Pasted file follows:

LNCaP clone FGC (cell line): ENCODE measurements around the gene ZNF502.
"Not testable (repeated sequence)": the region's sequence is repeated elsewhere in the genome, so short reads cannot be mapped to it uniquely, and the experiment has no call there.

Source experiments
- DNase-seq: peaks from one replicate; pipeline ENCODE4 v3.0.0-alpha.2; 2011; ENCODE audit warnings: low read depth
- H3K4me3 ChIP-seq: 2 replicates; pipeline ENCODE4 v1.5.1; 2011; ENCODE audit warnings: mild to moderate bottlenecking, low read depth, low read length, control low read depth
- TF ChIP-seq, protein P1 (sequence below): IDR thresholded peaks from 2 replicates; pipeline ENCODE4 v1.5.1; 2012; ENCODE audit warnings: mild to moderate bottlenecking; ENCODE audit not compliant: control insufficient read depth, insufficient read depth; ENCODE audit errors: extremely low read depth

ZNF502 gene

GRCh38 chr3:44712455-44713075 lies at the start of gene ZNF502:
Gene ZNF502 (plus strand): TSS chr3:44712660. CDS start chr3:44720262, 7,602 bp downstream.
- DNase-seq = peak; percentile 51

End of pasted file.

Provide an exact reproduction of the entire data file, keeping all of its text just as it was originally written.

LNCaP clone FGC (cell line): ENCODE measurements around the gene ZNF502.
"Not testable (repeated sequence)": the region's sequence is repeated elsewhere in the genome, so short reads cannot be mapped to it uniquely, and the experiment has no call there.

Source experiments
- DNase-seq: peaks from one replicate; pipeline ENCODE4 v3.0.0-alpha.2; 2011; ENCODE audit warnings: low read depth
- H3K4me3 ChIP-seq: 2 replicates; pipeline ENCODE4 v1.5.1; 2011; ENCODE audit warnings: mild to moderate bottlenecking, low read depth, low read length, control low read depth
- TF ChIP-seq, protein P1 (sequence below): IDR thresholded peaks from 2 replicates; pipeline ENCODE4 v1.5.1; 2012; ENCODE audit warnings: mild to moderate bottlenecking; ENCODE audit not compliant: control insufficient read depth, insufficient read depth; ENCODE audit errors: extremely low read depth

ZNF502 gene

GRCh38 chr3:44712455-44713075 lies at the start of gene ZNF502:
Gene ZNF502 (plus strand): TSS chr3:44712660. CDS start chr3:44720262, 7,602 bp downstream.
- DNase-seq = peak; percentile 51